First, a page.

Again, the creation of CFX’s Visitor Toll Pass was driven by road users’ frustration with rental car fees for toll roads. People talked, and Kelley’s team listened. “Innovation is absolutely required to fill the gaps in our customer experience in an ever-changing world,” she said. “Creating an environment that fosters invention has never been more important than today, and some of our industry’s most important advances have come from truly listening to all the people we reach.”

Kelley almost giddily acknowledged how proud she was of her team for developing this solution. “A lot of the invention and all the things going on that are new for our customers are not my ideas,” she said. “The staff has embraced the idea of service—when they see an opportunity to provide something better, they develop it.” Kelley’s job as the agency’s leader, she said, was to create “that environment that gives them permission.”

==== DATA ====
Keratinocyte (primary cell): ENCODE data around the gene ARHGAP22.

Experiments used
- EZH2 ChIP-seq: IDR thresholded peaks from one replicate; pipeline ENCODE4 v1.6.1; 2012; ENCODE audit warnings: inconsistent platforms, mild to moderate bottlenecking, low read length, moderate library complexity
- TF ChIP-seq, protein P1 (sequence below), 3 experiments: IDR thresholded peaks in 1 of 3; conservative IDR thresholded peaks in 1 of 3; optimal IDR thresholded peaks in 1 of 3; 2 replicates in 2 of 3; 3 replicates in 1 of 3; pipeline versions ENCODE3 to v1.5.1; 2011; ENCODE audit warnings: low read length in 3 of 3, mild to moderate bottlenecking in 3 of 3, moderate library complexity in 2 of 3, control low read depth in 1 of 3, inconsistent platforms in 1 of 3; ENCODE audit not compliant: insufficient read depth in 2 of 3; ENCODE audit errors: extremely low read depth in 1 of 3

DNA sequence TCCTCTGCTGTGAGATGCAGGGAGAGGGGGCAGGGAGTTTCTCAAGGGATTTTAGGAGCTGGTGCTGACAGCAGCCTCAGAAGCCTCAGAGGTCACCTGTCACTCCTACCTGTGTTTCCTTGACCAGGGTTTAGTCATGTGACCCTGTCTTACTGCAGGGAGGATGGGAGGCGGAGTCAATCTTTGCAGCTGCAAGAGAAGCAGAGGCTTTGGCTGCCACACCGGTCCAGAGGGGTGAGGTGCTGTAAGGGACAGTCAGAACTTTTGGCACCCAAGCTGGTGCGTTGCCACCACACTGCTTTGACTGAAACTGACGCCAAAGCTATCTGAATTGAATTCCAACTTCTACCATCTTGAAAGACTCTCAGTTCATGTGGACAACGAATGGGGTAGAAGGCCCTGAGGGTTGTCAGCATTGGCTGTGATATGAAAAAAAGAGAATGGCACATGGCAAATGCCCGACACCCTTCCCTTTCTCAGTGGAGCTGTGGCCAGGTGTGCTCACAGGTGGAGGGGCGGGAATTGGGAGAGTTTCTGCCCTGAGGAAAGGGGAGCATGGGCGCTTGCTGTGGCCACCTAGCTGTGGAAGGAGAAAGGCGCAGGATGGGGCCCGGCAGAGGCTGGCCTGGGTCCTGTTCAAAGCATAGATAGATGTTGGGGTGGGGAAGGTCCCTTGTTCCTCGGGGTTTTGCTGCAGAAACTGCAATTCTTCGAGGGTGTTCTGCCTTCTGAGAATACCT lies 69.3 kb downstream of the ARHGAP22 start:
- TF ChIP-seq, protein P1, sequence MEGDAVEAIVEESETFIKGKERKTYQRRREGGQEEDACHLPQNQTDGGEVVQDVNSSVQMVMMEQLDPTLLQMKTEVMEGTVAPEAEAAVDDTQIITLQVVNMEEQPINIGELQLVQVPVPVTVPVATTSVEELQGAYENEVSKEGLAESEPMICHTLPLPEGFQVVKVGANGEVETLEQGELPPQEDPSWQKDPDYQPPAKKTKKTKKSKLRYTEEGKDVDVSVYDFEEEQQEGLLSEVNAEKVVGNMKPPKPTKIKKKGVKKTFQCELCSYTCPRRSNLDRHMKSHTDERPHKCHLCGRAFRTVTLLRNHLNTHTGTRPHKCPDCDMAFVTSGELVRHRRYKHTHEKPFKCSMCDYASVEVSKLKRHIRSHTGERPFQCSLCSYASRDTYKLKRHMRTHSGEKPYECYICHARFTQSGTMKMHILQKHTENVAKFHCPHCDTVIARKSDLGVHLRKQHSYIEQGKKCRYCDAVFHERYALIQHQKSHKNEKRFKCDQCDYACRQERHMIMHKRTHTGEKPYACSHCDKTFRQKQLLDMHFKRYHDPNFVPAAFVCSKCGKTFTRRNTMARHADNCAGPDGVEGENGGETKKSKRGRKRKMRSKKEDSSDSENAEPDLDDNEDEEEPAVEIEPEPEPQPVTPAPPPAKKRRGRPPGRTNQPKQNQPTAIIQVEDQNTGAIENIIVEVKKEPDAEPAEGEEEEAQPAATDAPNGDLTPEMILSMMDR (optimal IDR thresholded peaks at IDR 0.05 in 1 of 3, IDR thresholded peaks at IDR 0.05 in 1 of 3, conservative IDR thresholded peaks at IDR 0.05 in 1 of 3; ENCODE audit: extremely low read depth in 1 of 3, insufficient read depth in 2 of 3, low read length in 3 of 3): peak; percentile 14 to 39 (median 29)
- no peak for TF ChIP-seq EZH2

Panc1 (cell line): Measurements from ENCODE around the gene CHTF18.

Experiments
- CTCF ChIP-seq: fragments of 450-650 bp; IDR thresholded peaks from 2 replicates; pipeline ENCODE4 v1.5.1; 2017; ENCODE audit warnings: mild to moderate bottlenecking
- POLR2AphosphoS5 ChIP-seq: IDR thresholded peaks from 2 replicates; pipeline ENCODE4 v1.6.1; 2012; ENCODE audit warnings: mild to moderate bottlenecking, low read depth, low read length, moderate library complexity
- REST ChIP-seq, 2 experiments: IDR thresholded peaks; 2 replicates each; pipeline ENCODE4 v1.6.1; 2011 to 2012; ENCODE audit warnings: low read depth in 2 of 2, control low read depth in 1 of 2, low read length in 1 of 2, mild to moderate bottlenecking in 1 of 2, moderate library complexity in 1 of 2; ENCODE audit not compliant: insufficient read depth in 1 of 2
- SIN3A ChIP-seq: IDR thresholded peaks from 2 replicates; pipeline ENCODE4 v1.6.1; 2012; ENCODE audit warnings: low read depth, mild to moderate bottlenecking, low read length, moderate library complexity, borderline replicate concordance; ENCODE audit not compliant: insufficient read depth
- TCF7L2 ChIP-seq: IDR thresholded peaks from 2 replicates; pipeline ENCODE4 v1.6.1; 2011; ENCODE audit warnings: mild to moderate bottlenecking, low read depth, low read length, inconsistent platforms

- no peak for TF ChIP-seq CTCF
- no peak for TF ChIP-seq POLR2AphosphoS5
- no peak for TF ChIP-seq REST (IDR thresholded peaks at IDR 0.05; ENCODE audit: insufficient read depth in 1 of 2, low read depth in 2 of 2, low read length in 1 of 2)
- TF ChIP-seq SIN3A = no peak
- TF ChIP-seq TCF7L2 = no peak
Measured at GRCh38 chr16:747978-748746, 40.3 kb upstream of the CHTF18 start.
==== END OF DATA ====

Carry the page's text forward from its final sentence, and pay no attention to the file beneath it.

FTE’s SunTrax Facility

Fittingly, the Technology Summit began and ended with SunTrax, FTE’s tolling technology testing facility. SunTrax welcomed Summit attendees for a tour on the conference’s first day, and Liquori discussed the facility’s creation in the last segment of the last session. SunTrax came to be the same way “innovation typically starts,” Liquori said, “with one idea that blossoms and turns into something much more robust.”

Years ago, FTE tested its toll technology like many others in the industry at the time—by going to their vendor’s testing sites and seeing how things worked there. Eventually they decided they needed their own test facility, and so they rented one for a time.